Optimism vs Pessimism : How to Unlock the ‘Sunny Side’ of Your Brain
Do you know anyone in your life who just happens to see the positive side of everything? No matter what happens to them, they can see why it was supposed to happen that way? That’s my husband, Johnny. He is Mr. Happy EVEN when actually the ending looked to be the opposite. From burst tyres, to lost luggage, to even bigger things like not getting a sought-after job, or missing a flight – somehow he’s always able to tell me why that ‘thing’ was actually really good because it lead to A, B and C.
It’s quite amazing.
I see myself as a realistic optimist, whereas he is a pure optimist through and through. Our friends often say they wish they could be a bit more like him.
And they can. The thing is that many people believe you are either an optimist, a realist or a pessimist. You’re that way and that’s just the way you’re going to stay. This is an example of ‘fixed mindset’ thinking – when we think things can’t change. But the truth is we can actually train ourselves to be an optimistic thinker if we want to, which is great news for us all!
The diagram above shows the three component parts that make up our mindset. Our mindset is the framework that governs our experiences in the world and they form our attitudes and beliefs (empowering beliefs and limiting beliefs that shape our thinking habits). The truth is that often, when we aren’t getting the outcomes we want in life, it’s a mindset adjustment that’s required. Operating in a different mindset to the one you typically use can unlock the ability and the potential for you to achieve things that are currently just outside of your reach.
Yes, it takes some effort (and patience) and a genuine desire to develop yourself to undo the years of seeing things one way, but it absolutely is possible. For some people, it literally changes their lives. They end up making very different decisions about where to spend time their time, which careers to pursue and who to spend their life with.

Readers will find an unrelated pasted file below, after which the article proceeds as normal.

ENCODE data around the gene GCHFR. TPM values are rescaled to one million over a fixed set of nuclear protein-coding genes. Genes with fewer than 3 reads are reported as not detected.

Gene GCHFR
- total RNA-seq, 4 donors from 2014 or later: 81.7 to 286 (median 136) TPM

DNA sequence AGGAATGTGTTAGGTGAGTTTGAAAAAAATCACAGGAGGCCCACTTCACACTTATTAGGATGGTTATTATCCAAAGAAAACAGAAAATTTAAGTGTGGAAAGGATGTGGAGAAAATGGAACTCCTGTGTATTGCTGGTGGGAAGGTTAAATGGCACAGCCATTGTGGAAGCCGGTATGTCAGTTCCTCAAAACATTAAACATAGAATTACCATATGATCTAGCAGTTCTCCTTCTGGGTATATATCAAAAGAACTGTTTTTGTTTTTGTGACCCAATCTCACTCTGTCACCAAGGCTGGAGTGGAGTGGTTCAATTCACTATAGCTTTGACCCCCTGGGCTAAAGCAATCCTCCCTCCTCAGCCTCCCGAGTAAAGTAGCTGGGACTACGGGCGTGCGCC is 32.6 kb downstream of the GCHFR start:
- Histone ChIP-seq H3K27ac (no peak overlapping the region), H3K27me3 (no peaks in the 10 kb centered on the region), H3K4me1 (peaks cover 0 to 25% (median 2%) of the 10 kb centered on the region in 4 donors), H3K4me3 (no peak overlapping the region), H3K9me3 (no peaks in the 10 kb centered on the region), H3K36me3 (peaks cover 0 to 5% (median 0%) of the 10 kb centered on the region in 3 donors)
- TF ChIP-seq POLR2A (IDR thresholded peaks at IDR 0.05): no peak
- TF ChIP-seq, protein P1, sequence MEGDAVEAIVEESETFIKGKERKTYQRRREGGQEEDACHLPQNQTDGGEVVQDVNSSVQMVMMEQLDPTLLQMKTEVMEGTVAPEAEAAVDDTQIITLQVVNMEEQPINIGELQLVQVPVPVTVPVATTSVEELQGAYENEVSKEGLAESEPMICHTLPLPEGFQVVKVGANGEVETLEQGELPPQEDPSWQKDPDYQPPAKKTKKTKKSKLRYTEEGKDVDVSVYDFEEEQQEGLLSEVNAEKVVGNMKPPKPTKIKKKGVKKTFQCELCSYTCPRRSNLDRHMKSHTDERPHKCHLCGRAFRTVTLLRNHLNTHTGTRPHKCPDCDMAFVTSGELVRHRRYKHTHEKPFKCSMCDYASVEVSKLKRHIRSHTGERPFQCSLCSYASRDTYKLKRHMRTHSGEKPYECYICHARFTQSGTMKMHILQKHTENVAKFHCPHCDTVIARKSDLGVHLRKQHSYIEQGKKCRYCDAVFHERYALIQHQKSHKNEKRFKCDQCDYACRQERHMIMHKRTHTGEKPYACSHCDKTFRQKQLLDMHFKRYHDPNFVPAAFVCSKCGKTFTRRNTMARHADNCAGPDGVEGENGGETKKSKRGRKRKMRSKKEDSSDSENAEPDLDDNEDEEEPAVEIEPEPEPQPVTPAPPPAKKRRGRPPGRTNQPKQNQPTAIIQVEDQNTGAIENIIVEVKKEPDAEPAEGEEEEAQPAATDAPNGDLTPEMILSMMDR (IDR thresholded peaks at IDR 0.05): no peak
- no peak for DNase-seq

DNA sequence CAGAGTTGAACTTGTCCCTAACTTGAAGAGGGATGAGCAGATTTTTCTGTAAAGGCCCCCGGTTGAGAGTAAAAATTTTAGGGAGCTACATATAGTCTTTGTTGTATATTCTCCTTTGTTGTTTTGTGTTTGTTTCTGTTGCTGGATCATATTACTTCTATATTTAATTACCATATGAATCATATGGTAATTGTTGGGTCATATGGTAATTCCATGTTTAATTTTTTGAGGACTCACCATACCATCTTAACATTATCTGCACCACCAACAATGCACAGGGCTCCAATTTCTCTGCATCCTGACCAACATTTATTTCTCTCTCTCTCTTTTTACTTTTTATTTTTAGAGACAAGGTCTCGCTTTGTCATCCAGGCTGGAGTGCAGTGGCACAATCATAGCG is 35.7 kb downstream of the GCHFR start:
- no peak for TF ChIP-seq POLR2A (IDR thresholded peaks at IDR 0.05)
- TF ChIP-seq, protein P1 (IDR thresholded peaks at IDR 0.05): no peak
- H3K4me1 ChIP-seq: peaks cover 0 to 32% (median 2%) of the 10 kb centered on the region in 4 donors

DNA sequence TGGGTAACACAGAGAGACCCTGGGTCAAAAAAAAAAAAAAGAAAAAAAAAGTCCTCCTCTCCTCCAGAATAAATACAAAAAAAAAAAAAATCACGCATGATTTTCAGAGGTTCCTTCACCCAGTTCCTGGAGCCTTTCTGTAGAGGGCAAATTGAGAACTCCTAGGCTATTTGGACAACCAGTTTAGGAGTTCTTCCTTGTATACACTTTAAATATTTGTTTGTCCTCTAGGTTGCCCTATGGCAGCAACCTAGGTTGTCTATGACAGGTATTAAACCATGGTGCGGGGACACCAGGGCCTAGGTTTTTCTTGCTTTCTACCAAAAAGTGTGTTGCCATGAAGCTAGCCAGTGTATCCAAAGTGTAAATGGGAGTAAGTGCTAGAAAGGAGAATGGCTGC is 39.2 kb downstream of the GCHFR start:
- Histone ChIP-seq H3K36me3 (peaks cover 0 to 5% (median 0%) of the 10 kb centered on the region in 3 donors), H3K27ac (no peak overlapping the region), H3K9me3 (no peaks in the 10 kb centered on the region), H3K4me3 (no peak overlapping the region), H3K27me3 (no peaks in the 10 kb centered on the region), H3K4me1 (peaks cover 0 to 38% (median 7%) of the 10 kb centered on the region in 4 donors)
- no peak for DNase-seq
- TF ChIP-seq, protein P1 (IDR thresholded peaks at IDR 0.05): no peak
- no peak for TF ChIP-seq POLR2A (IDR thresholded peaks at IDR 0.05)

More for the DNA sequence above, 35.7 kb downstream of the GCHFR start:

When I first started studying optimism, I was genuinely surprised to discover that the definition is not actually all about seeing the bright side of everything. What’s truly distinctive about an optimist is not that they have a rainbow-filled outlook, but that they choose to interpret situations in a different way and they bounce back from setbacks with a different attitude. They face an equal number of unfortunate incidents as pessimistic people, they just respond to life differently and so you perceive them to be more lucky because they don’t ‘get so affected’ by negative events.
They DO feel the impact of bad things: they’re human of course. But what happens is they choose to try and disassociate or disown the bad stuff (where possible) and own the good stuff that happens to them.
It’s all about how you ‘label’ what happens to you in your mind. Have a look at this:
Where does your thinking sit? You might have a default setting so far in life, but only because you haven’t examined it closely yet. Being quite far along the pessimistic end of the scale is arguably a form of self-sabotage. Remember, how you interpret challenges, setbacks, and criticism is your choice! Your mindset and your outlook literally determines your performance in all areas of your life. Isn’t that worth thinking about?
“Every successful person you know has failed at what they were trying to do. The great people are the ones who keep going, are persistent, learn from failure and are tenacious. We’re so used to the idea that our talent is fixed, but people who are innately talented still need to go beyond the basic talent that they have and cultivate it.” John Legend
If you want to learn how to train your thinking to be more optimistic, then check out this short animation, which explains Martin Seligman’s approach.
And if you feel like digging deeper into the topic, I highly recommend the book Rainy Brain, Sunny Brain by psychologist & neurologist Elaine Fox.
Feel free to leave your thoughts, observations and questions in the comment section below.